What’s not to love about walking? It can help you control your weight, blood sugar and cholesterol, and it improves your heart function, which can lead to lower blood pressure.
But if you’re wearing the wrong footwear, you could find your walking program sidelined by blisters and calluses. That’s why choosing a great walking shoe is so vital. To get the best pair for your feet, take into account such factors as shoe features and your foot shape, and make sure you get a correct fit.
Consider the following questions and answers to get geared up properly.
For walkers, a lightweight shoe with extra shock absorption in the heel and ball of the foot can help keep pain away. You may also want to consider a shoe with a slightly rounded sole (a rocker bottom), which helps move weight from the heel to the toes smoothly.
A good walking shoe is also more rigid in the front to allow you to roll off your toes, instead of bending them. Your feet should feel stable in the shoes.
Is your foot slender or on the wider side? Not all shoes are created equal: Some brands run narrow, while others can easily accommodate wider feet.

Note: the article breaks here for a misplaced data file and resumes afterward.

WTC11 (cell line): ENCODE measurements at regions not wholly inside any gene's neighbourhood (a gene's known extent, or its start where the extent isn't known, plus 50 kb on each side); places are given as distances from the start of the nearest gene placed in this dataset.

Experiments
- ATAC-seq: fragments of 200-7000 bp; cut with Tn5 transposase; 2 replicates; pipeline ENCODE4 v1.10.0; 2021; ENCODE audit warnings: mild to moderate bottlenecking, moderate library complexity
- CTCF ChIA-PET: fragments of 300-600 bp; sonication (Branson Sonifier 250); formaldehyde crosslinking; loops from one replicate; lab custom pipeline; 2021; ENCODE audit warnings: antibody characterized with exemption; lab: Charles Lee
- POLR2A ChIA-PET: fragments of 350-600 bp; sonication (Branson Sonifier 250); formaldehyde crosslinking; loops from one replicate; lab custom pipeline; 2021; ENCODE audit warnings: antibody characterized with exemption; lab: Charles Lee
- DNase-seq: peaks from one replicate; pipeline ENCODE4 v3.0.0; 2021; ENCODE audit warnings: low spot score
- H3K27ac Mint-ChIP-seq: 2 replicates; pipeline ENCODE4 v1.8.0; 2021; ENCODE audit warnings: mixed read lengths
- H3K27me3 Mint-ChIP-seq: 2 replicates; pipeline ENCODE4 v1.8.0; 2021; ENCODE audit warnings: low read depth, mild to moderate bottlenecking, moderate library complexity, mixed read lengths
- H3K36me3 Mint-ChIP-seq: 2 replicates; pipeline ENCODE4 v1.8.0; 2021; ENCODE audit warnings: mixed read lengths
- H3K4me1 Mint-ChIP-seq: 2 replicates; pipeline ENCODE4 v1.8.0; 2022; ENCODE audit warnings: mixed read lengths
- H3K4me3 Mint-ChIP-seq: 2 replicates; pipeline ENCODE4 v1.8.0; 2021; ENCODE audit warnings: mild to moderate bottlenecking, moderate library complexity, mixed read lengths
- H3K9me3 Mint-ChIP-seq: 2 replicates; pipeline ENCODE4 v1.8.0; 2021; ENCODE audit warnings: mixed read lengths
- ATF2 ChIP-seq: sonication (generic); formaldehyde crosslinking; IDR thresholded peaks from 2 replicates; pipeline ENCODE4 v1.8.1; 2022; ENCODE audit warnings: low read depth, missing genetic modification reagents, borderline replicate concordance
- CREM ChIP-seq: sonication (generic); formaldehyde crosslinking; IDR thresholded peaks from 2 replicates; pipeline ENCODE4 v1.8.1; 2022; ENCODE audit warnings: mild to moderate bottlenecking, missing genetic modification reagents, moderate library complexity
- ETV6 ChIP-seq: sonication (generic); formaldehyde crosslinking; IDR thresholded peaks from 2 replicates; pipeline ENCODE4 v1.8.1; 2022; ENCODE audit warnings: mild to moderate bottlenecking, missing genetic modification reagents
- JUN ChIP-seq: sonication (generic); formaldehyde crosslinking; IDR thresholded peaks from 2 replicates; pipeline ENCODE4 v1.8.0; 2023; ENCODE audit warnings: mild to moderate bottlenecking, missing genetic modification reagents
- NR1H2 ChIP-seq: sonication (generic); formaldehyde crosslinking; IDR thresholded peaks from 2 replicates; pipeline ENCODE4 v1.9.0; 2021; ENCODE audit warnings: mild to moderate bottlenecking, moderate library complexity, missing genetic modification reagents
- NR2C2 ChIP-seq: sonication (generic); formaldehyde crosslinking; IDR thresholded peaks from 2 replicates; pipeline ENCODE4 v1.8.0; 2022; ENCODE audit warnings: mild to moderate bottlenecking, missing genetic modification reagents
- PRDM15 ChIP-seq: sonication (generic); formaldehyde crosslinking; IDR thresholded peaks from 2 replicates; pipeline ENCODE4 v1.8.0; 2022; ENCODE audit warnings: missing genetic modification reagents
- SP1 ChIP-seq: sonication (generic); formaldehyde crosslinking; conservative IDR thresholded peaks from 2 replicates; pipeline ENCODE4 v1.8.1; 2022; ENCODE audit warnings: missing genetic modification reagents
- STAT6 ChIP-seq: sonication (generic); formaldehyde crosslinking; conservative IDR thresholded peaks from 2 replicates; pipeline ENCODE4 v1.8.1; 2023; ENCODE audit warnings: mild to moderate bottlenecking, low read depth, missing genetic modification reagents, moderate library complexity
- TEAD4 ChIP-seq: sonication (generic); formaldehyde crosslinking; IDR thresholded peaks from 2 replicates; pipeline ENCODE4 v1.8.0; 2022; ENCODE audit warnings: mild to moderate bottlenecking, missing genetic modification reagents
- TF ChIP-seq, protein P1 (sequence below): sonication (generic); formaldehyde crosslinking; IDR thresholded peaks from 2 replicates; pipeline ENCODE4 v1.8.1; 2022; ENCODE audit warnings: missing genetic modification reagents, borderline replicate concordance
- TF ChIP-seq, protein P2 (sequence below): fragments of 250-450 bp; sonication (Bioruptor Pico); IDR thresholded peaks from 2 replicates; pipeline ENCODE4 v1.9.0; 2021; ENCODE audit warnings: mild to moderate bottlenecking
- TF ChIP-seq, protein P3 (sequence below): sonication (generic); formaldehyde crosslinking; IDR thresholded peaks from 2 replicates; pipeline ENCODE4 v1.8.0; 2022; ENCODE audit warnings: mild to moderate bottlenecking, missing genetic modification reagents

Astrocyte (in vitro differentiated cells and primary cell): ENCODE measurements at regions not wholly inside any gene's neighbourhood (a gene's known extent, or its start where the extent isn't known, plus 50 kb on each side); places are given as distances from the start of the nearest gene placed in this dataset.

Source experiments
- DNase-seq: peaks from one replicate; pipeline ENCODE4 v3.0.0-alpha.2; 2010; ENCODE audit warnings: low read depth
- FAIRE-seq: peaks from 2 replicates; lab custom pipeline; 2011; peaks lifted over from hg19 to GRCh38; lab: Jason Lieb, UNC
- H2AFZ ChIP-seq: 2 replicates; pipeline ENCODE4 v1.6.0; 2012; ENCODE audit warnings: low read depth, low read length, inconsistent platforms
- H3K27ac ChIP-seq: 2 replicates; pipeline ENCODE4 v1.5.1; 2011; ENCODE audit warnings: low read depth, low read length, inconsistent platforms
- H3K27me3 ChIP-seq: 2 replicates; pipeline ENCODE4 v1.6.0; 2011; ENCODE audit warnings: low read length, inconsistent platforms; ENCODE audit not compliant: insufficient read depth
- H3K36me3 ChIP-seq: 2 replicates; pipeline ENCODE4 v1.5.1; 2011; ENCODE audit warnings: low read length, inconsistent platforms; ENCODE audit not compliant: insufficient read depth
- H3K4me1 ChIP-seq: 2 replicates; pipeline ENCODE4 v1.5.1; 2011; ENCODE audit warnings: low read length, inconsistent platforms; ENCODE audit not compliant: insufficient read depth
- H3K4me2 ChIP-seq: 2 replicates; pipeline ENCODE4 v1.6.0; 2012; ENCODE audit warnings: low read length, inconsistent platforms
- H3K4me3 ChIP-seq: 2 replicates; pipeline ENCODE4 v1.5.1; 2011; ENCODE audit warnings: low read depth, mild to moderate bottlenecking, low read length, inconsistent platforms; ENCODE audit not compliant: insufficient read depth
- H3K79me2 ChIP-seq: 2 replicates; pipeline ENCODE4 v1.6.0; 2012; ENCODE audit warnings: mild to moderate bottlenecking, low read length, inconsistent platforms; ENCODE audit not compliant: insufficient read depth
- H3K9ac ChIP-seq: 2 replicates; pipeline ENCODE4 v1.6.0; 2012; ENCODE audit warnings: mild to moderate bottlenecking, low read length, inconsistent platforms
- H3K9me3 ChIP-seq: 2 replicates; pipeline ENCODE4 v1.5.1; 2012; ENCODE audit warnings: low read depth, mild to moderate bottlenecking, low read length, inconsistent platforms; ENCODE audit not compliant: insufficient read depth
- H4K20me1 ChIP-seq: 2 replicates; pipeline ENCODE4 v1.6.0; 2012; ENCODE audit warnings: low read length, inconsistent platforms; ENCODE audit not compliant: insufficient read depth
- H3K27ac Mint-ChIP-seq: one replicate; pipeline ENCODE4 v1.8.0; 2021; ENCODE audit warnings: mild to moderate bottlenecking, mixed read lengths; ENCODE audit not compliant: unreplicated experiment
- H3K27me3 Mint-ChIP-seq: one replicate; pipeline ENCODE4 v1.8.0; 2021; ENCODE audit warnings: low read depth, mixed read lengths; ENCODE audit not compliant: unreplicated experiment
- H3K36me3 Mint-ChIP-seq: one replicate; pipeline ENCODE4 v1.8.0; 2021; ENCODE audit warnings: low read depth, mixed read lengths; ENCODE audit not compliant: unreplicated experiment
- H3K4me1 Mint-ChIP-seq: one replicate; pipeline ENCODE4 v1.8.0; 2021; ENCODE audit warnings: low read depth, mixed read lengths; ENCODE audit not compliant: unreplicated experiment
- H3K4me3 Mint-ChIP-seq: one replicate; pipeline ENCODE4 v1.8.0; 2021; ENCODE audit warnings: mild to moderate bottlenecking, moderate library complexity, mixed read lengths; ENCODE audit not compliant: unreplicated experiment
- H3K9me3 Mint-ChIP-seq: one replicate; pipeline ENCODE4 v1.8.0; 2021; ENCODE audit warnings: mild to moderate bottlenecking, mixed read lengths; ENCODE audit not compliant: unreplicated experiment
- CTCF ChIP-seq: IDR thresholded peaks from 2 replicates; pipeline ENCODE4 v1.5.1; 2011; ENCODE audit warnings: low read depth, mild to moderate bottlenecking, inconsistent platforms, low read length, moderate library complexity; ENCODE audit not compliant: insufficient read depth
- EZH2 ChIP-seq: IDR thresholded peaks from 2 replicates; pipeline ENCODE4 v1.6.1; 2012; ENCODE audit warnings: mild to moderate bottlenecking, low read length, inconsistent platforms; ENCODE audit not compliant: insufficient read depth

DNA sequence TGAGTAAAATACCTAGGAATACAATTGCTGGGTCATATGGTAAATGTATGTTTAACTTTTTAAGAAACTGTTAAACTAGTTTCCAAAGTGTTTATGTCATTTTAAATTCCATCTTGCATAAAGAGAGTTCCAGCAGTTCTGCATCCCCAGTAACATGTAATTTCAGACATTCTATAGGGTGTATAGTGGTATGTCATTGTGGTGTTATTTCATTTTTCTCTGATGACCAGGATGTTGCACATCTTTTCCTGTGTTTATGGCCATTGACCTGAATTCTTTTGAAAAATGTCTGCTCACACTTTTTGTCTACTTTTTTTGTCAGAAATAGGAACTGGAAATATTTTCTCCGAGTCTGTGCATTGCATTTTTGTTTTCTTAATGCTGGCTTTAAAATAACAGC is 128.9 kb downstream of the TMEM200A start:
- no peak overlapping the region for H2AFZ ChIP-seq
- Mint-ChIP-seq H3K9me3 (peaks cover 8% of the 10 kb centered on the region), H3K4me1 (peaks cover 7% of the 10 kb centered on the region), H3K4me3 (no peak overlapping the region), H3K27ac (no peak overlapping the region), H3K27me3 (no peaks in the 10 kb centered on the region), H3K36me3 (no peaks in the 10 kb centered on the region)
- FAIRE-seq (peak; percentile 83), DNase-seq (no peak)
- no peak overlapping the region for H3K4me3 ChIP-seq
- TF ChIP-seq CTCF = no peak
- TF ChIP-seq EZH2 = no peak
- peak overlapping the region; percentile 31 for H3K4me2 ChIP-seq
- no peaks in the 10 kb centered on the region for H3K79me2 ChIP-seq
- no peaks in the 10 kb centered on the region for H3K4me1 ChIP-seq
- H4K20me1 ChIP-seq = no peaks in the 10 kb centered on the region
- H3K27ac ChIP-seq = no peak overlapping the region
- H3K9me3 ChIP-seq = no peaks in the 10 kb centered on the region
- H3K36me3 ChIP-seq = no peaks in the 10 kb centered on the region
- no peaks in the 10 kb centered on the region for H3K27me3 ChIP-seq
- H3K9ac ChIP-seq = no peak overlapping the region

You also need to know what kind of arch you have. Your feet may have arches that are high, flat or neutral (neither high nor flat). Certain shoe features will work better for certain types of arches. For example, someone with low arches or flat feet, which don’t support the body adequately, may benefit from a shoe with motion control to stabilize the foot.
If you’re unsure of your foot type, bring an old pair with you when you go shopping. A shoe professional can usually help you decide what to buy based on the wear pattern of your old shoes.
Here are some tips to choose the right shoe:
- Talk with a podiatrist about proper footwear if you have special health concerns, such as bunions.
- Go shopping at the end of the day; feet tend to swell and be at their biggest at day’s end. Wear the type of socks you plan on wearing with the shoes.
- Have both feet measured and go with the size of the largest.
- Try on at least four or five pairs before deciding.
- Make sure the shoes are comfortable. Your foot shouldn’t slip in the heel and your toes should have plenty of wiggle room. Contrary to popular belief, shoes don’t need a break-in period.
- Check out the list of footwear that promote foot health and have earned the American Podiatric Medical Association’s Seal of Acceptance. Find it at at www.apma.org. Choose “Footwear, Insoles, Hosiery, Materials, and Equipment” from the “Products We Recognize” tab.